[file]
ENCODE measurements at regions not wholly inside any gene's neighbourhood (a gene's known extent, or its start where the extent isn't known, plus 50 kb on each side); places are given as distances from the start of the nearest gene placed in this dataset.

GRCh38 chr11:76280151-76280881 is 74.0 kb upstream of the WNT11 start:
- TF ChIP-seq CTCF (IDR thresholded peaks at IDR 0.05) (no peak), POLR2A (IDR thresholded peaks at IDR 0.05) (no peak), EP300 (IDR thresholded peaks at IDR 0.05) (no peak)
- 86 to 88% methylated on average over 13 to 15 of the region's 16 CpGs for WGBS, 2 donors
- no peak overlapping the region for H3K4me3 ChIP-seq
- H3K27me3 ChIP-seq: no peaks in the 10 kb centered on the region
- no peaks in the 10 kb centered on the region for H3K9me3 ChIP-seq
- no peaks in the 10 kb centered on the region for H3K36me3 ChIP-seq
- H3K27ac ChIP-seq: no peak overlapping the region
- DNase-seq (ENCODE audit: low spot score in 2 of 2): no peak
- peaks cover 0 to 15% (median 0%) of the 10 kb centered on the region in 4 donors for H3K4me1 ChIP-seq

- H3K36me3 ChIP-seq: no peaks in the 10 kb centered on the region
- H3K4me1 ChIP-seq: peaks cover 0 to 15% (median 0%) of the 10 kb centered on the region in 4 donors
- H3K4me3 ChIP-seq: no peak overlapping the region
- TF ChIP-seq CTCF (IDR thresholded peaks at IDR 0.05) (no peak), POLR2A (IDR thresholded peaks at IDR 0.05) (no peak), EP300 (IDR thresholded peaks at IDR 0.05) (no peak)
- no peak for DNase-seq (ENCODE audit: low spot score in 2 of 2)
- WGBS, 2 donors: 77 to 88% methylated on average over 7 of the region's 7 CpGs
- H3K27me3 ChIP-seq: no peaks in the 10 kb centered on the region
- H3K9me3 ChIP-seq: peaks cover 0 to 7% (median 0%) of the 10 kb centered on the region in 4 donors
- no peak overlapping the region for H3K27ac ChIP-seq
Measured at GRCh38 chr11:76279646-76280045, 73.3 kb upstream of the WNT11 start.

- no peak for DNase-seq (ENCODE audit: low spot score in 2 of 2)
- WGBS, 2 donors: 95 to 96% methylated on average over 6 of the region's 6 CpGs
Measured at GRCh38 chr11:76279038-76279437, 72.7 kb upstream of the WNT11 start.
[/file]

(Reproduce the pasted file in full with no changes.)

ENCODE measurements at regions not wholly inside any gene's neighbourhood (a gene's known extent, or its start where the extent isn't known, plus 50 kb on each side); places are given as distances from the start of the nearest gene placed in this dataset.

GRCh38 chr11:76280151-76280881 is 74.0 kb upstream of the WNT11 start:
- TF ChIP-seq CTCF (IDR thresholded peaks at IDR 0.05) (no peak), POLR2A (IDR thresholded peaks at IDR 0.05) (no peak), EP300 (IDR thresholded peaks at IDR 0.05) (no peak)
- 86 to 88% methylated on average over 13 to 15 of the region's 16 CpGs for WGBS, 2 donors
- no peak overlapping the region for H3K4me3 ChIP-seq
- H3K27me3 ChIP-seq: no peaks in the 10 kb centered on the region
- no peaks in the 10 kb centered on the region for H3K9me3 ChIP-seq
- no peaks in the 10 kb centered on the region for H3K36me3 ChIP-seq
- H3K27ac ChIP-seq: no peak overlapping the region
- DNase-seq (ENCODE audit: low spot score in 2 of 2): no peak
- peaks cover 0 to 15% (median 0%) of the 10 kb centered on the region in 4 donors for H3K4me1 ChIP-seq

- H3K36me3 ChIP-seq: no peaks in the 10 kb centered on the region
- H3K4me1 ChIP-seq: peaks cover 0 to 15% (median 0%) of the 10 kb centered on the region in 4 donors
- H3K4me3 ChIP-seq: no peak overlapping the region
- TF ChIP-seq CTCF (IDR thresholded peaks at IDR 0.05) (no peak), POLR2A (IDR thresholded peaks at IDR 0.05) (no peak), EP300 (IDR thresholded peaks at IDR 0.05) (no peak)
- no peak for DNase-seq (ENCODE audit: low spot score in 2 of 2)
- WGBS, 2 donors: 77 to 88% methylated on average over 7 of the region's 7 CpGs
- H3K27me3 ChIP-seq: no peaks in the 10 kb centered on the region
- H3K9me3 ChIP-seq: peaks cover 0 to 7% (median 0%) of the 10 kb centered on the region in 4 donors
- no peak overlapping the region for H3K27ac ChIP-seq
Measured at GRCh38 chr11:76279646-76280045, 73.3 kb upstream of the WNT11 start.

- no peak for DNase-seq (ENCODE audit: low spot score in 2 of 2)
- WGBS, 2 donors: 95 to 96% methylated on average over 6 of the region's 6 CpGs
Measured at GRCh38 chr11:76279038-76279437, 72.7 kb upstream of the WNT11 start.